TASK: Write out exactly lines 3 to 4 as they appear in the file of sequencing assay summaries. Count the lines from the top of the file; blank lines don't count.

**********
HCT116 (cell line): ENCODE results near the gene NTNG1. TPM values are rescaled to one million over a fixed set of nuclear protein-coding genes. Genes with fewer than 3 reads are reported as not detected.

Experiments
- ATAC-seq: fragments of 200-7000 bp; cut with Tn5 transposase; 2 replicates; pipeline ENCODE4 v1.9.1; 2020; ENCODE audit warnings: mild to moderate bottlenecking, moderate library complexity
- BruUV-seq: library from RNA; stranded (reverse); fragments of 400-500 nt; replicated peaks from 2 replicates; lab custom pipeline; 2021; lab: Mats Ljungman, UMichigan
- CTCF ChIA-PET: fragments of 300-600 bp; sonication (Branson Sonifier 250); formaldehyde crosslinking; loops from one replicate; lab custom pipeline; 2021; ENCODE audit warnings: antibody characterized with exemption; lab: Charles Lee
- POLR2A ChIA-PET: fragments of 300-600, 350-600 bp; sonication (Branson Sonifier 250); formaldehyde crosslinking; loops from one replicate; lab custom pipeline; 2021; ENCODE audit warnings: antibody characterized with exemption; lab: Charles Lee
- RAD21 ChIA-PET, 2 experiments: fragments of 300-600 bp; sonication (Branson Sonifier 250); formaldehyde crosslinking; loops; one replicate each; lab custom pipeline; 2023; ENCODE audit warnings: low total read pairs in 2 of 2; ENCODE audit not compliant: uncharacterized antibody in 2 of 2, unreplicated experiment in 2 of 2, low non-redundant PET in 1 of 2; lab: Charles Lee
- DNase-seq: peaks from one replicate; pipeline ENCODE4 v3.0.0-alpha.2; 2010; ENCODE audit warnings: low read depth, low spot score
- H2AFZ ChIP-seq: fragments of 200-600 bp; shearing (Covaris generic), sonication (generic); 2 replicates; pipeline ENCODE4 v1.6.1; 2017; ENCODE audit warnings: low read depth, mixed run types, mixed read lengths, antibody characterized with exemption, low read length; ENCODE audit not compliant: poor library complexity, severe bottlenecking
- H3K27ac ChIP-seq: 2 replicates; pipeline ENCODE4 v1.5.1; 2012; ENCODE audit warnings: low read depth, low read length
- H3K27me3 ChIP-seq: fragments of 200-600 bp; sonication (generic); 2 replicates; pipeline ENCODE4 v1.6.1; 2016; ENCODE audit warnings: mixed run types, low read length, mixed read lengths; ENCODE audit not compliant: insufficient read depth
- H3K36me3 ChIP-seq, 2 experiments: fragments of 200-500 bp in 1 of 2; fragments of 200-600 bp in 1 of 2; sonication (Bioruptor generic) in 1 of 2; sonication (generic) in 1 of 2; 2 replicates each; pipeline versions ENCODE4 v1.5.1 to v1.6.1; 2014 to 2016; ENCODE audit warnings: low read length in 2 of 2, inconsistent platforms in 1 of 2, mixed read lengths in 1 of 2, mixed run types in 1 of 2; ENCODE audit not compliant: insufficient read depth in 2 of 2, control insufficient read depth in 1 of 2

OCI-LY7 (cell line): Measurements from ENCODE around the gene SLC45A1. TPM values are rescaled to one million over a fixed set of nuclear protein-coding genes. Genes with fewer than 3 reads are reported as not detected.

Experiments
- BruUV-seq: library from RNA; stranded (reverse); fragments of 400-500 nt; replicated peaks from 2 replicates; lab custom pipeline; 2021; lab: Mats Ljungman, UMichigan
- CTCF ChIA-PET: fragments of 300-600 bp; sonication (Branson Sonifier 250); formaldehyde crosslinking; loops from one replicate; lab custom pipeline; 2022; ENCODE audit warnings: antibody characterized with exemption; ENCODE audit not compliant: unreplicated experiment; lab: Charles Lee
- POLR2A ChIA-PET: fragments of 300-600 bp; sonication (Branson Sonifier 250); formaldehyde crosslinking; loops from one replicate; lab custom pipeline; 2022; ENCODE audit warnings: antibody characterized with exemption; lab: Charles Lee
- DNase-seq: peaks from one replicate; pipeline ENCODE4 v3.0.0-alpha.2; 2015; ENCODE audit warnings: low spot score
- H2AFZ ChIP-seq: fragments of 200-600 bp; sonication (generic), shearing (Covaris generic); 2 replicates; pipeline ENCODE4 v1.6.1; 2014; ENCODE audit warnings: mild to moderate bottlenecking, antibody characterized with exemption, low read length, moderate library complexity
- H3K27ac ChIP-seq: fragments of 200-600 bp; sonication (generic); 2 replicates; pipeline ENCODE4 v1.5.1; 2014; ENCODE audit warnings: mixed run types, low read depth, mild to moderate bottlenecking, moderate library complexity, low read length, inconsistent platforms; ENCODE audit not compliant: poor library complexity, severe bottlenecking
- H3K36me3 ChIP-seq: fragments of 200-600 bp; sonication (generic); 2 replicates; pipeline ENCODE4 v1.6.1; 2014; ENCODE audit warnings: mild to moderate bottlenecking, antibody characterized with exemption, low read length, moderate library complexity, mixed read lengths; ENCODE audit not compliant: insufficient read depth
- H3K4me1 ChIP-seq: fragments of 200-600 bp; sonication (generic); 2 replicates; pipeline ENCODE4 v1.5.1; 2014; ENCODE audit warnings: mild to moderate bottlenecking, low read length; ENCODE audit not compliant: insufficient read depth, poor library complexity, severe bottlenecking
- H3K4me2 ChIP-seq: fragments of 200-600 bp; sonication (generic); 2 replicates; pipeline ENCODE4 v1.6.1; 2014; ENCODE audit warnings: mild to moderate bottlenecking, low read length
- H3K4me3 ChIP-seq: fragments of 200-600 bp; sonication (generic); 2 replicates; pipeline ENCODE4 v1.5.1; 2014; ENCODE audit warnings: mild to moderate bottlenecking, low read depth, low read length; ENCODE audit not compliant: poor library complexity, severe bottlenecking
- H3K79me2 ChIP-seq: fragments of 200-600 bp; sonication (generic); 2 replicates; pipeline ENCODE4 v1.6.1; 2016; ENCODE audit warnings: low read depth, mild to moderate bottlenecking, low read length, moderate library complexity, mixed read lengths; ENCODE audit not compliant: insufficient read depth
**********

- ATAC-seq: fragments of 200-7000 bp; cut with Tn5 transposase; 2 replicates; pipeline ENCODE4 v1.9.1; 2020; ENCODE audit warnings: mild to moderate bottlenecking, moderate library complexity
- BruUV-seq: library from RNA; stranded (reverse); fragments of 400-500 nt; replicated peaks from 2 replicates; lab custom pipeline; 2021; lab: Mats Ljungman, UMichigan